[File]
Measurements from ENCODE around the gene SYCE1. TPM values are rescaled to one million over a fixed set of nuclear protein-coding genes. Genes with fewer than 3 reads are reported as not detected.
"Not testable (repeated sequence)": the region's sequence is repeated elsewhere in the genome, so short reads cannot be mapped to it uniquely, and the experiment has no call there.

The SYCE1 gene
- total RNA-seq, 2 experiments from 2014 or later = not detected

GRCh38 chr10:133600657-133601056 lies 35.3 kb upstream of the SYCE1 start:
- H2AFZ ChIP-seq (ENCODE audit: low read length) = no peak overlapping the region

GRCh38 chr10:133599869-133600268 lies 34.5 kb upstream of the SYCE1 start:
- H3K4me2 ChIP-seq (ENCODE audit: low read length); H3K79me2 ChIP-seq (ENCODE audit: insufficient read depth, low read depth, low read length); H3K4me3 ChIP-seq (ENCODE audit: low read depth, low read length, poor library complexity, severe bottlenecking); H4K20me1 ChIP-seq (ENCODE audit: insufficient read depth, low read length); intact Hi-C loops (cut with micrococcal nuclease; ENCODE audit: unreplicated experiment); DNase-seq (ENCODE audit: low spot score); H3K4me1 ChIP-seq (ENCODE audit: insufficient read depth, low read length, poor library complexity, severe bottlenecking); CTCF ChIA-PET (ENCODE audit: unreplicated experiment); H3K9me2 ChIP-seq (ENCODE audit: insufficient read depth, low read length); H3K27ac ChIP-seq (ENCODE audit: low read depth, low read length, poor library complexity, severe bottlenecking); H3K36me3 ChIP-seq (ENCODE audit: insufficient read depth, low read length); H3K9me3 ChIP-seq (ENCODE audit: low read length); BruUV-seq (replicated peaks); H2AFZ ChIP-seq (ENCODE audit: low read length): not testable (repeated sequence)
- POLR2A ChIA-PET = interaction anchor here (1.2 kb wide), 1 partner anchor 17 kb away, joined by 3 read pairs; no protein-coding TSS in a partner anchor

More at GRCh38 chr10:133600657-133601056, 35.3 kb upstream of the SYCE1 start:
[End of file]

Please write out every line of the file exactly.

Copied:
Measurements from ENCODE around the gene SYCE1. TPM values are rescaled to one million over a fixed set of nuclear protein-coding genes. Genes with fewer than 3 reads are reported as not detected.
"Not testable (repeated sequence)": the region's sequence is repeated elsewhere in the genome, so short reads cannot be mapped to it uniquely, and the experiment has no call there.

The SYCE1 gene
- total RNA-seq, 2 experiments from 2014 or later = not detected

GRCh38 chr10:133600657-133601056 lies 35.3 kb upstream of the SYCE1 start:
- H2AFZ ChIP-seq (ENCODE audit: low read length) = no peak overlapping the region

GRCh38 chr10:133599869-133600268 lies 34.5 kb upstream of the SYCE1 start:
- H3K4me2 ChIP-seq (ENCODE audit: low read length); H3K79me2 ChIP-seq (ENCODE audit: insufficient read depth, low read depth, low read length); H3K4me3 ChIP-seq (ENCODE audit: low read depth, low read length, poor library complexity, severe bottlenecking); H4K20me1 ChIP-seq (ENCODE audit: insufficient read depth, low read length); intact Hi-C loops (cut with micrococcal nuclease; ENCODE audit: unreplicated experiment); DNase-seq (ENCODE audit: low spot score); H3K4me1 ChIP-seq (ENCODE audit: insufficient read depth, low read length, poor library complexity, severe bottlenecking); CTCF ChIA-PET (ENCODE audit: unreplicated experiment); H3K9me2 ChIP-seq (ENCODE audit: insufficient read depth, low read length); H3K27ac ChIP-seq (ENCODE audit: low read depth, low read length, poor library complexity, severe bottlenecking); H3K36me3 ChIP-seq (ENCODE audit: insufficient read depth, low read length); H3K9me3 ChIP-seq (ENCODE audit: low read length); BruUV-seq (replicated peaks); H2AFZ ChIP-seq (ENCODE audit: low read length): not testable (repeated sequence)
- POLR2A ChIA-PET = interaction anchor here (1.2 kb wide), 1 partner anchor 17 kb away, joined by 3 read pairs; no protein-coding TSS in a partner anchor

More at GRCh38 chr10:133600657-133601056, 35.3 kb upstream of the SYCE1 start: